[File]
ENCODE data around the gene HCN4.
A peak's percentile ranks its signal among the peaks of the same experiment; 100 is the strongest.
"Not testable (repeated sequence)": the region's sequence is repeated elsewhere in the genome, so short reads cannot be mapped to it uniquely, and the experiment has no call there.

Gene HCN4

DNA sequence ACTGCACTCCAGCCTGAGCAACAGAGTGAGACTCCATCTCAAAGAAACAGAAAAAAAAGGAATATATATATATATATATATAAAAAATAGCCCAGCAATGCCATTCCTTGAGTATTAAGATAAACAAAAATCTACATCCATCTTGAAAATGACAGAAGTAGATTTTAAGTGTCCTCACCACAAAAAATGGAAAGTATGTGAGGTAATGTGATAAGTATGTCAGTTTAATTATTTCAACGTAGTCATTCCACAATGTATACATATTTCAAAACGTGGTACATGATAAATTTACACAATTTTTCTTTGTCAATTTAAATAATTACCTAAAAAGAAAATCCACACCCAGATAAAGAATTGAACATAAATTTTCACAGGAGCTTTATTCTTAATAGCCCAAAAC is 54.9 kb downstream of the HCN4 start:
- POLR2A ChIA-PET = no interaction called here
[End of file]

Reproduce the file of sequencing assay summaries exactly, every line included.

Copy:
ENCODE data around the gene HCN4.
A peak's percentile ranks its signal among the peaks of the same experiment; 100 is the strongest.
"Not testable (repeated sequence)": the region's sequence is repeated elsewhere in the genome, so short reads cannot be mapped to it uniquely, and the experiment has no call there.

Gene HCN4

DNA sequence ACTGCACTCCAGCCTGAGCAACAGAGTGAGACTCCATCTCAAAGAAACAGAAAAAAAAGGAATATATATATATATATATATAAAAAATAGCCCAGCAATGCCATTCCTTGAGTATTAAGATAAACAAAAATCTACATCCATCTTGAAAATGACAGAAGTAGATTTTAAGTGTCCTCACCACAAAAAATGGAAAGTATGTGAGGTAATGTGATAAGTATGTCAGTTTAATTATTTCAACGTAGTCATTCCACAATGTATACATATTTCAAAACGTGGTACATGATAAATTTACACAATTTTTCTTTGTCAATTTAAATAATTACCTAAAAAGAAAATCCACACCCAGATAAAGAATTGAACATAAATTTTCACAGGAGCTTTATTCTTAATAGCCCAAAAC is 54.9 kb downstream of the HCN4 start:
- POLR2A ChIA-PET = no interaction called here